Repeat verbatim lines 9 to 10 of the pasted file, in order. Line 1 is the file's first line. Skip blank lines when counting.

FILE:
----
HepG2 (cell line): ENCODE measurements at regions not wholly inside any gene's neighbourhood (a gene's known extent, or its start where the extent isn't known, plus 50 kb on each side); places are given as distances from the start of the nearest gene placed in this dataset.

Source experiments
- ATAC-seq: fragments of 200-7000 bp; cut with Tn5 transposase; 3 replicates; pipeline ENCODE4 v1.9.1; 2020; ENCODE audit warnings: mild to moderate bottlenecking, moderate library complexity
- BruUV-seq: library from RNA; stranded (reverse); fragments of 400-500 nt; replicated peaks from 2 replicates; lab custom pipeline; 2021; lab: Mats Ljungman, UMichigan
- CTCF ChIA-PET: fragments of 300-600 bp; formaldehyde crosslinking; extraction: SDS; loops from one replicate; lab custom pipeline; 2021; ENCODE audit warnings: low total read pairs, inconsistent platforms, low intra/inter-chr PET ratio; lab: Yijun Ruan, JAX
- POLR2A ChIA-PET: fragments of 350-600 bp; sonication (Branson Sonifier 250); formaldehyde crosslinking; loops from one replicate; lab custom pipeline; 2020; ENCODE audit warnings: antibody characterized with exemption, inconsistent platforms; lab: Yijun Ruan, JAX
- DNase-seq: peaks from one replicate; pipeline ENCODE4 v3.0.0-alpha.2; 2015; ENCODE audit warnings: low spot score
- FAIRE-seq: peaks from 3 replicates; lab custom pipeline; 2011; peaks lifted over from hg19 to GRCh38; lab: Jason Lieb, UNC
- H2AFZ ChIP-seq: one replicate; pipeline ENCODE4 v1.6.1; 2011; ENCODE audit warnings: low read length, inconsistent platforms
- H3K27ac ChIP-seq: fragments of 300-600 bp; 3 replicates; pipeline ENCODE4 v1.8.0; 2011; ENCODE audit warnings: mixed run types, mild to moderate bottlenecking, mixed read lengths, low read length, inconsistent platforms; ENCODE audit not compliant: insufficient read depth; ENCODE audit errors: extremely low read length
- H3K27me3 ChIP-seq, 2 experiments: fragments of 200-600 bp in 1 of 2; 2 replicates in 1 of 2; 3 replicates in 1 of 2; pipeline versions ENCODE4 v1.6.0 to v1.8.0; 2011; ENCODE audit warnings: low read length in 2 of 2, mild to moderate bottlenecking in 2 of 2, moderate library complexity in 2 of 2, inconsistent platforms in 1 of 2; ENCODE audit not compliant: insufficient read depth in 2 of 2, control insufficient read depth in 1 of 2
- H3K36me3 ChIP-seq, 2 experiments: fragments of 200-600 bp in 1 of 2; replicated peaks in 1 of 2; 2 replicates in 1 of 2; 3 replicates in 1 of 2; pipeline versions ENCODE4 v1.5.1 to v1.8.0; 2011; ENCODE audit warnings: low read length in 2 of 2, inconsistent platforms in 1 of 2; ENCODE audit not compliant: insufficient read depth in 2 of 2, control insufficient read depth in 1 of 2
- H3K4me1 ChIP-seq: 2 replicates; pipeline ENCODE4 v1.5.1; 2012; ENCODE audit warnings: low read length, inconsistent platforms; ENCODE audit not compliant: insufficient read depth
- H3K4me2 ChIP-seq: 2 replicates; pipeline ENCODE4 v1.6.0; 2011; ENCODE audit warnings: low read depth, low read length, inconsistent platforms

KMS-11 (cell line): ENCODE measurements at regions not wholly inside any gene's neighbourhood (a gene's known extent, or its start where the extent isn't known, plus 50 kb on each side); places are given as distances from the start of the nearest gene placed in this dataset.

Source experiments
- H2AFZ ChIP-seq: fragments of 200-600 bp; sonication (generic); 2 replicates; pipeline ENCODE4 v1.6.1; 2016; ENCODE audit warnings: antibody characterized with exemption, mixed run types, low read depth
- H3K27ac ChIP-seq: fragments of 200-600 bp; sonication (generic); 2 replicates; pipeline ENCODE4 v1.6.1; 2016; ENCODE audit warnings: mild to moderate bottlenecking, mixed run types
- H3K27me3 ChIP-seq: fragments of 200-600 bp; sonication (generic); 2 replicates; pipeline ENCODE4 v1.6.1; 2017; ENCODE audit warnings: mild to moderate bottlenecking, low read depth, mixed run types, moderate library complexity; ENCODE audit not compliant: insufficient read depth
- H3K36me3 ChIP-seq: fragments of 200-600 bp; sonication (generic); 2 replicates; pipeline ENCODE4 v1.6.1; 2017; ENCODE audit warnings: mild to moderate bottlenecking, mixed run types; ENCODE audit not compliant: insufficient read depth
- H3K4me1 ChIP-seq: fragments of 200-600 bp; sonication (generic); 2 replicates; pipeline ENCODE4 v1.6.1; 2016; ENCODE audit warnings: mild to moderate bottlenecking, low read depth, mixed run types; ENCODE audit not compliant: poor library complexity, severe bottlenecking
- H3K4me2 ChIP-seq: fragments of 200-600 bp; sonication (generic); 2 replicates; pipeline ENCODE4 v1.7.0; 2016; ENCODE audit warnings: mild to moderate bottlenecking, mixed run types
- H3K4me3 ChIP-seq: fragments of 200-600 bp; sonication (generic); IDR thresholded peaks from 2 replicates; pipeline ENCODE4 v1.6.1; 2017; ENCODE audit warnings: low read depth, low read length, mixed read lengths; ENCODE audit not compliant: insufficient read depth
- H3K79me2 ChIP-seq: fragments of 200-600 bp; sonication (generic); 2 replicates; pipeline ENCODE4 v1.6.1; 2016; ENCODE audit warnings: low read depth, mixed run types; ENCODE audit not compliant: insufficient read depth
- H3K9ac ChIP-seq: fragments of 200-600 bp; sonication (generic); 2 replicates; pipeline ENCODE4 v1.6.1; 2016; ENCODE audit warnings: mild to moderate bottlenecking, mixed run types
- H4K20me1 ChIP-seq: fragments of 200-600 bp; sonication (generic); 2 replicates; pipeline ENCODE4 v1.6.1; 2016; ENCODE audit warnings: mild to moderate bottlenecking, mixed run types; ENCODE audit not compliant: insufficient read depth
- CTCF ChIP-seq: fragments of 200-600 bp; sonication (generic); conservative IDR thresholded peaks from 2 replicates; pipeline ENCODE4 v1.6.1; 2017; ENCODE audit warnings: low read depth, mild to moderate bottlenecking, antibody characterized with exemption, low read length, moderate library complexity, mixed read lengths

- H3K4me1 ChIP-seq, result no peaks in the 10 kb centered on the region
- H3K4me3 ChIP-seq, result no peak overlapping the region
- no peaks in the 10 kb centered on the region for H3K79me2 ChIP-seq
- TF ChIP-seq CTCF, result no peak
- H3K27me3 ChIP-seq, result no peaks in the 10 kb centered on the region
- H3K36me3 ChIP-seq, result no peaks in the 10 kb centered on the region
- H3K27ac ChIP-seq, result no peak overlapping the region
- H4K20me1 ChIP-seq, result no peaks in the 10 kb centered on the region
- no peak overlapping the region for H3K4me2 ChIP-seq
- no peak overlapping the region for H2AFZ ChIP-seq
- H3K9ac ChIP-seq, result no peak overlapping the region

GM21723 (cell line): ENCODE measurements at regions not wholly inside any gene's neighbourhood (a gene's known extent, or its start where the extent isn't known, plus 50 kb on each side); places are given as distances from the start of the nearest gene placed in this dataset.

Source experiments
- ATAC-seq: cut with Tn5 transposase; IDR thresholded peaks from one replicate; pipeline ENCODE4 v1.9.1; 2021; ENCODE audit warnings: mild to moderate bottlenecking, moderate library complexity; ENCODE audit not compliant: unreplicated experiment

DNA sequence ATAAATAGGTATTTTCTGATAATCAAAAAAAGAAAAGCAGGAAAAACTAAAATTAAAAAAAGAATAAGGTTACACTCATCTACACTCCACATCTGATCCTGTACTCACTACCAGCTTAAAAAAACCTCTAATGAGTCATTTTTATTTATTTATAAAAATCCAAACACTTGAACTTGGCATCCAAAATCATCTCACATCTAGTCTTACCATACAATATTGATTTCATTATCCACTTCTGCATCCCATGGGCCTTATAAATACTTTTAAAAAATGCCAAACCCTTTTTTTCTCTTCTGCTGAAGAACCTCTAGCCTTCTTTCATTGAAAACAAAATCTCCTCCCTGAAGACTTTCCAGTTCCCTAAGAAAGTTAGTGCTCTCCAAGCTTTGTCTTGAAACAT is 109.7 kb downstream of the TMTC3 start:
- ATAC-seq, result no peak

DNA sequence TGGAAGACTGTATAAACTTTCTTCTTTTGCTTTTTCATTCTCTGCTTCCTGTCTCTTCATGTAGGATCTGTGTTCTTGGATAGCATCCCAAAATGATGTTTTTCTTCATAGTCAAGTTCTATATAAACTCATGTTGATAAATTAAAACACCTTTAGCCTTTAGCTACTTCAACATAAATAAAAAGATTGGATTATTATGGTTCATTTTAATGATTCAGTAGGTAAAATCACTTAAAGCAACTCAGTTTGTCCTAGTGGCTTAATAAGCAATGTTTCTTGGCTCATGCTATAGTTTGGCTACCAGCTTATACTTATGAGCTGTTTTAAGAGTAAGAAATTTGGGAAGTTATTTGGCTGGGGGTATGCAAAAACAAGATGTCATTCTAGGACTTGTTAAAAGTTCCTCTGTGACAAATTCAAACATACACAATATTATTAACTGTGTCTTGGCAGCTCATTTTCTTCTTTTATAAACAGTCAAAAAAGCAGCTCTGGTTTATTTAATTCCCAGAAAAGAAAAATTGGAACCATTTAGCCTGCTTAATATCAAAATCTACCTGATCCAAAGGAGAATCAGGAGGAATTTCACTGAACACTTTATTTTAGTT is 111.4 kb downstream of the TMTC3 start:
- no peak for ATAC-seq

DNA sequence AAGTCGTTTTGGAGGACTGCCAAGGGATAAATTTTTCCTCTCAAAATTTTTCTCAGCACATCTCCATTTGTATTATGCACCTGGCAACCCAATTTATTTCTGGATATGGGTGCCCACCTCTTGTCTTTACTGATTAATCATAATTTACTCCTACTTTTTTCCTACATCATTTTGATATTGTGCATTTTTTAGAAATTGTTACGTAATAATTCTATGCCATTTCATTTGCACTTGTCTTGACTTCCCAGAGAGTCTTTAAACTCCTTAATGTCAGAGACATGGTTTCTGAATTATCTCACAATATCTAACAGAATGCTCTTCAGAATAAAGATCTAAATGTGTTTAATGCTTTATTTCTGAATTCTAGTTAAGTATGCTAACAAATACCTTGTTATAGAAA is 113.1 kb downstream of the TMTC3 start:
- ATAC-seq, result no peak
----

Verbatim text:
- H2AFZ ChIP-seq: one replicate; pipeline ENCODE4 v1.6.1; 2011; ENCODE audit warnings: low read length, inconsistent platforms
- H3K27ac ChIP-seq: fragments of 300-600 bp; 3 replicates; pipeline ENCODE4 v1.8.0; 2011; ENCODE audit warnings: mixed run types, mild to moderate bottlenecking, mixed read lengths, low read length, inconsistent platforms; ENCODE audit not compliant: insufficient read depth; ENCODE audit errors: extremely low read length